- FILESTREAM Nontransacted Access—The value to be entered may be OFF, READ_ONLY, or FULL. OFF is the setting when FILESTREAM is disabled for the instance. READ_ONLY and FULL are used to enable FileTables. FileTables are a way to programmatically interact with BLOBs on the Windows Server file system. FileTables are configured independently of FILESTREAM. Because they are programming constructs, they are beyond the scope of this book. Refer to the SQL Server Books Online for more information.
Following is an example using Transact-SQL. To set the AdventureWorks2012 database to enable nontransaction access, you can use this ALTER DATABASE syntax:
USE [master] GO ALTER DATABASE [AdventureWorks2012] SET FILESTREAM ( NON_TRANSACTED_ACCESS = FULL, DIRECTORY_NAME= N'AdventureWorksFST' ) WITH NO_WAIT GO
Administering the FILESTREAM from the Advanced Page of the Server Properties Dialog
The Advanced Page, shown in Figure 3.11, contains the SQL Server general settings that can be configured. The only important settings on this page, in terms of I/O, are the FILESTREAM settings.
Figure 3.11. Administering the Server Properties Advanced Settings page.
Two items can be configured via the Advanced page:
- Filestream Access Level—This setting displays how the SQL Server instance will support FILESTREAM. FILESTREAM allows for the storage of unstructured data. The global server options associated with FILESTREAM configuration include the following:
- Disabled—The Disabled setting does not allow Binary Large Object (BLOB) data to be stored in the file system.
- Transact-SQL Access Enabled—FILESTREAM data is accessed only by Transact-SQL and not by the file system.
- Full Access Enabled—FILESTREAM data is accessed by both Transact-SQL and the file system.
- FILESTREAM Share Name—This setting displays the read-only share name configured during installation and setup of the SQL Server instance.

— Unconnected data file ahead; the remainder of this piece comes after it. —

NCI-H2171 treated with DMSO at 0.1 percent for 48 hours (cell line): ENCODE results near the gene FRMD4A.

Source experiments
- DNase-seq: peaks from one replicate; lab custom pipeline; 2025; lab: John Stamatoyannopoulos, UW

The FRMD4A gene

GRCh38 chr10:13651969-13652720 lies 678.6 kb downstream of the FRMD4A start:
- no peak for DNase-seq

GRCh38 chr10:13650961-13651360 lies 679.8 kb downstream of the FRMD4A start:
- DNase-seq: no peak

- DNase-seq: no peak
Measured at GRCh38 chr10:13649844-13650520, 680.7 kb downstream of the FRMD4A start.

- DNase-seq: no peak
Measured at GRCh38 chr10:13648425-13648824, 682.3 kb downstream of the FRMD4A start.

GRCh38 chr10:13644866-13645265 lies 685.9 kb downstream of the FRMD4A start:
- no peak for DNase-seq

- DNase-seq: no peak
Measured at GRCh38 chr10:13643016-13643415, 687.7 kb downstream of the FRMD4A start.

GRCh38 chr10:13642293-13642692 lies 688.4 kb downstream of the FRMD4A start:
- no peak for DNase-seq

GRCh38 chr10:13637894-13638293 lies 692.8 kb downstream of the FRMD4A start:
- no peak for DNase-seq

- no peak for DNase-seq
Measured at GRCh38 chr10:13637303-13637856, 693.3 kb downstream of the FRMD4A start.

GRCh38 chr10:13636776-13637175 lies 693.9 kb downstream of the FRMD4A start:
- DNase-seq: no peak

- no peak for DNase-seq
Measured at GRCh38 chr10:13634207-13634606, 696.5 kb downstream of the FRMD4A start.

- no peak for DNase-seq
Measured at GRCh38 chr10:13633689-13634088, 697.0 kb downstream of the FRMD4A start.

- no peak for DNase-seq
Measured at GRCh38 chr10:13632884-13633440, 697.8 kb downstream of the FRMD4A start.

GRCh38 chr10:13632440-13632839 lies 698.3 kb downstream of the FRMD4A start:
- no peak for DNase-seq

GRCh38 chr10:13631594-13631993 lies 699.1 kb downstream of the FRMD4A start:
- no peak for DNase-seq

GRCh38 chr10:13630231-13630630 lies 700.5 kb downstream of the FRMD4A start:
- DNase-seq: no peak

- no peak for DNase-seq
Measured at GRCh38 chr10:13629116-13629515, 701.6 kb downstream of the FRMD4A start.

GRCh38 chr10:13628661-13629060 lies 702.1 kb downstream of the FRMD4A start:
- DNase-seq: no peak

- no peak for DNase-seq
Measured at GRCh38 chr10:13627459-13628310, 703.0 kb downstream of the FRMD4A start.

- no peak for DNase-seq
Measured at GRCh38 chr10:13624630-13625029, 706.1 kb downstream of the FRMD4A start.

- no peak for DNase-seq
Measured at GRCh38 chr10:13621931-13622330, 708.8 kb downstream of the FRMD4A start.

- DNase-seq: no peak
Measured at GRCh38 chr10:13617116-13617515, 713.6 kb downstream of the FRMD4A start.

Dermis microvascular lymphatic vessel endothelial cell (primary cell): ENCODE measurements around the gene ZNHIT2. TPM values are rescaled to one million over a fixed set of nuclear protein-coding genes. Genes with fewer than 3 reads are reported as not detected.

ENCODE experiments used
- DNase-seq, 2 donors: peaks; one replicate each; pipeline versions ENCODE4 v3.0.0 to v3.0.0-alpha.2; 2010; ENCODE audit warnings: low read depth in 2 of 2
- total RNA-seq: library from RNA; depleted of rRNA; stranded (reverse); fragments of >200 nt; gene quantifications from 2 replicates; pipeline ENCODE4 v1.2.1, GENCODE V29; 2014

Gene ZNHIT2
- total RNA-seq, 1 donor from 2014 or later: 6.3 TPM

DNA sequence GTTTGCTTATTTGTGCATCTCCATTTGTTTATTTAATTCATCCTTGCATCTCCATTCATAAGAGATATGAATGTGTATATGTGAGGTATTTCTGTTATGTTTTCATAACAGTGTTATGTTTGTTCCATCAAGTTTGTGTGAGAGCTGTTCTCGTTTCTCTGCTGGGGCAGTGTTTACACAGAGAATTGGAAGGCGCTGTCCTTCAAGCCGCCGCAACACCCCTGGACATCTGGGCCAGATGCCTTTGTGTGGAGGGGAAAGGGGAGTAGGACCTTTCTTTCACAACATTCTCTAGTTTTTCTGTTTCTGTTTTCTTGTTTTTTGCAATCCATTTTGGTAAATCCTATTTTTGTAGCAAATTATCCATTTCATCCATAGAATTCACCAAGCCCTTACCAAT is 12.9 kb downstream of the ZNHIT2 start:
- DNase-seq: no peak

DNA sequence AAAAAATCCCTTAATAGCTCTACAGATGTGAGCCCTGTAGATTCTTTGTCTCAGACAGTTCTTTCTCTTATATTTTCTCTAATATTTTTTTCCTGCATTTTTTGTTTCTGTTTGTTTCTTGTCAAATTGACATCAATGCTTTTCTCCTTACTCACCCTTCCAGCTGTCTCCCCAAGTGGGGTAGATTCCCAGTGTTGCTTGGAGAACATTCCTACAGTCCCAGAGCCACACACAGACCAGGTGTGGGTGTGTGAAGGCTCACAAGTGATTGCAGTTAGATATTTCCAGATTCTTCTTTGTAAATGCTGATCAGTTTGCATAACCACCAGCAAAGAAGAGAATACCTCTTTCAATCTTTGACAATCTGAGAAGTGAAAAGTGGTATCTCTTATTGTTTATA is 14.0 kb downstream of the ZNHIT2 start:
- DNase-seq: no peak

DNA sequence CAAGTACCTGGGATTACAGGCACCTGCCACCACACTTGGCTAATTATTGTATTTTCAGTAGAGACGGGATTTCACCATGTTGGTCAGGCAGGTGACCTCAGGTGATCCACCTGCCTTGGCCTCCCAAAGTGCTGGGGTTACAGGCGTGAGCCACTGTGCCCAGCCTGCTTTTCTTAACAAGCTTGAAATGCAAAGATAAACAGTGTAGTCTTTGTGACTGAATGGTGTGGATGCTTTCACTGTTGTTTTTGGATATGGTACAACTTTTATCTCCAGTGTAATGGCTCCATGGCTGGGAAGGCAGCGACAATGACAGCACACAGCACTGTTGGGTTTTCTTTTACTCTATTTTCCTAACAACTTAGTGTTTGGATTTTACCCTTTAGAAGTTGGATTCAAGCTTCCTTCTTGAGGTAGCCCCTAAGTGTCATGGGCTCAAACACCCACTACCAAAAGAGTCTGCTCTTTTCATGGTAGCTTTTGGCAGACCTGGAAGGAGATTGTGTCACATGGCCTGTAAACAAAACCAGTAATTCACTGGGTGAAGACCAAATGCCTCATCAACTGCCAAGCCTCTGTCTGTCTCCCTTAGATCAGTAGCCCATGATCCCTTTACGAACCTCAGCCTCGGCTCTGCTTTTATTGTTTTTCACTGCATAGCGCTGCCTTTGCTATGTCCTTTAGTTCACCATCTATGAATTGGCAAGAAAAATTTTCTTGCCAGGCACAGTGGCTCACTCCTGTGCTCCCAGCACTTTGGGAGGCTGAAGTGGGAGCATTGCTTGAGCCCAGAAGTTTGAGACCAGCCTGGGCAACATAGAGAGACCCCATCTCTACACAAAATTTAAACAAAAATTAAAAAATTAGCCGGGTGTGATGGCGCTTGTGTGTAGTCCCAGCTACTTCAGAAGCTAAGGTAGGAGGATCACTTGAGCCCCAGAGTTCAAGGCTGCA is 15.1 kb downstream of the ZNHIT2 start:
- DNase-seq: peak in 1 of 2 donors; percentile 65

Enhancements to FILESTREAM in SQL Server 2012
Previous versions of SQL Server allowed only one FILESTREAM container per filegroup. This limitation hampered I/O performance and scalability. SQL Server 2012 now supports multiple FILESTREAM containers per filegroup. Other improvements include the ability to set a maximum size for the container, a DBCC SHRINKFILE EMPTYFILE command to shrink and empty FILESTREAM containers, support for multiple storage drives and multiple disks, and enhancements to the CREATE DATABASE and ALTER DATABASE to support the new features.
Just as database performance improves with multiple data files, FILESTREAM I/O scalability and performance improve with multiple disks. Many users are reporting a doubling in I/O performance for write speed and as much as a fivefold improvement in read speed, when writing and reading 1Mb BLOB files in a test environment, compared to SQL Server 2008 R2. Of course, your mileage may vary.
Not only can you enable FILESTREAM at the server level, as shown in Figure 3.11, you may also enable FILESTREAM at the database level. To do so, right-click on a database name in the SSMS Object Explorer and select Properties; then click the Options setting. The Options Page, similar to that shown in Figure 3.12, will appear:
Figure 3.12. Administering FILESTREAM on the Database Options page.
Refer to the earlier descriptions associated with Figure 3.11, since the options are identical in meaning.
Overview of Remote BLOB Store (RBS)
The Remote BLOB Store, or RBS, is an optional add-on component to manage and store BLOBs on cheap, commodity storage. It is frequently used with SQL Servers that support SharePoint and is not, by default, installed with SQL Server. You can find RBS online on the SQL Server 2008 R2 Feature Pack page at http://go.microsoft.com/fwlink/?LinkID=210168.
RBS provides similar benefits as FILESTREAM by moving BLOB files to cheaper storage. RBS provides a number of programmatic means of manipulating the data. RBS also supplies a FILESTREAM provider to store the BLOB data within SQL Server, but also offers the flexibility to use different storage solutions other than SQL Server. RBS provides an API so that you can write your own providers, such as another database platform, and includes a sample provider to the Windows NTFS file system, complete with source code. RBS can be found on Codeplex at http://sqlrbs.codeplex.com/.